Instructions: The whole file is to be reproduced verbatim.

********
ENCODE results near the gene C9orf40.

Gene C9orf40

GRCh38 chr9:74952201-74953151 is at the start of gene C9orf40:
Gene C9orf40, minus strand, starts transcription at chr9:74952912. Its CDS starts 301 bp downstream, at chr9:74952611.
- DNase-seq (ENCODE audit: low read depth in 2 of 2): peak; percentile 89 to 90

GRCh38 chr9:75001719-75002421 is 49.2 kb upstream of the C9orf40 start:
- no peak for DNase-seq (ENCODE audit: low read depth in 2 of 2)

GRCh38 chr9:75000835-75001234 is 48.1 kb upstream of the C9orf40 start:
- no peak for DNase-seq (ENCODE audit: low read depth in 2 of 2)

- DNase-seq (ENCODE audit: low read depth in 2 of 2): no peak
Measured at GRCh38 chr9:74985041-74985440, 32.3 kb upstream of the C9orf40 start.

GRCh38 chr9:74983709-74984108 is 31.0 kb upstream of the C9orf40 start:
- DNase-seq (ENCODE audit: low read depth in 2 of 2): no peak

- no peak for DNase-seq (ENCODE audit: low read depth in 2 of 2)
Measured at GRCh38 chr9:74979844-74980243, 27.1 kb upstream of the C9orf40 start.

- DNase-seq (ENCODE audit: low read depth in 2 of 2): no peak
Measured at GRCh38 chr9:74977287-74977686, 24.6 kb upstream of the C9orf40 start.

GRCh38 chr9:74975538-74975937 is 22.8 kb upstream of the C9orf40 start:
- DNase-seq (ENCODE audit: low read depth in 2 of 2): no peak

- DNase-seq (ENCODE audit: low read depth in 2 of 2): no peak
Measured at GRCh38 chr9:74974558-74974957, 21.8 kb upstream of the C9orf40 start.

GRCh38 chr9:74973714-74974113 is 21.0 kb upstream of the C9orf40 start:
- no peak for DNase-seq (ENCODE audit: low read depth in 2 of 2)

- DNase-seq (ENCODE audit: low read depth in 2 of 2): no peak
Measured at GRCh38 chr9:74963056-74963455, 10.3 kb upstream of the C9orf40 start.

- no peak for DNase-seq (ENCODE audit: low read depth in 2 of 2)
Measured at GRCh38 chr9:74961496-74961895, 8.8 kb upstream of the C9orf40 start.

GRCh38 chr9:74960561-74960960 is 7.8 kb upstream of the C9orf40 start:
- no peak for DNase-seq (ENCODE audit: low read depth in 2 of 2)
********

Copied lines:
ENCODE results near the gene C9orf40.

Gene C9orf40

GRCh38 chr9:74952201-74953151 is at the start of gene C9orf40:
Gene C9orf40, minus strand, starts transcription at chr9:74952912. Its CDS starts 301 bp downstream, at chr9:74952611.
- DNase-seq (ENCODE audit: low read depth in 2 of 2): peak; percentile 89 to 90

GRCh38 chr9:75001719-75002421 is 49.2 kb upstream of the C9orf40 start:
- no peak for DNase-seq (ENCODE audit: low read depth in 2 of 2)

GRCh38 chr9:75000835-75001234 is 48.1 kb upstream of the C9orf40 start:
- no peak for DNase-seq (ENCODE audit: low read depth in 2 of 2)

- DNase-seq (ENCODE audit: low read depth in 2 of 2): no peak
Measured at GRCh38 chr9:74985041-74985440, 32.3 kb upstream of the C9orf40 start.

GRCh38 chr9:74983709-74984108 is 31.0 kb upstream of the C9orf40 start:
- DNase-seq (ENCODE audit: low read depth in 2 of 2): no peak

- no peak for DNase-seq (ENCODE audit: low read depth in 2 of 2)
Measured at GRCh38 chr9:74979844-74980243, 27.1 kb upstream of the C9orf40 start.

- DNase-seq (ENCODE audit: low read depth in 2 of 2): no peak
Measured at GRCh38 chr9:74977287-74977686, 24.6 kb upstream of the C9orf40 start.

GRCh38 chr9:74975538-74975937 is 22.8 kb upstream of the C9orf40 start:
- DNase-seq (ENCODE audit: low read depth in 2 of 2): no peak

- DNase-seq (ENCODE audit: low read depth in 2 of 2): no peak
Measured at GRCh38 chr9:74974558-74974957, 21.8 kb upstream of the C9orf40 start.

GRCh38 chr9:74973714-74974113 is 21.0 kb upstream of the C9orf40 start:
- no peak for DNase-seq (ENCODE audit: low read depth in 2 of 2)

- DNase-seq (ENCODE audit: low read depth in 2 of 2): no peak
Measured at GRCh38 chr9:74963056-74963455, 10.3 kb upstream of the C9orf40 start.

- no peak for DNase-seq (ENCODE audit: low read depth in 2 of 2)
Measured at GRCh38 chr9:74961496-74961895, 8.8 kb upstream of the C9orf40 start.

GRCh38 chr9:74960561-74960960 is 7.8 kb upstream of the C9orf40 start:
- no peak for DNase-seq (ENCODE audit: low read depth in 2 of 2)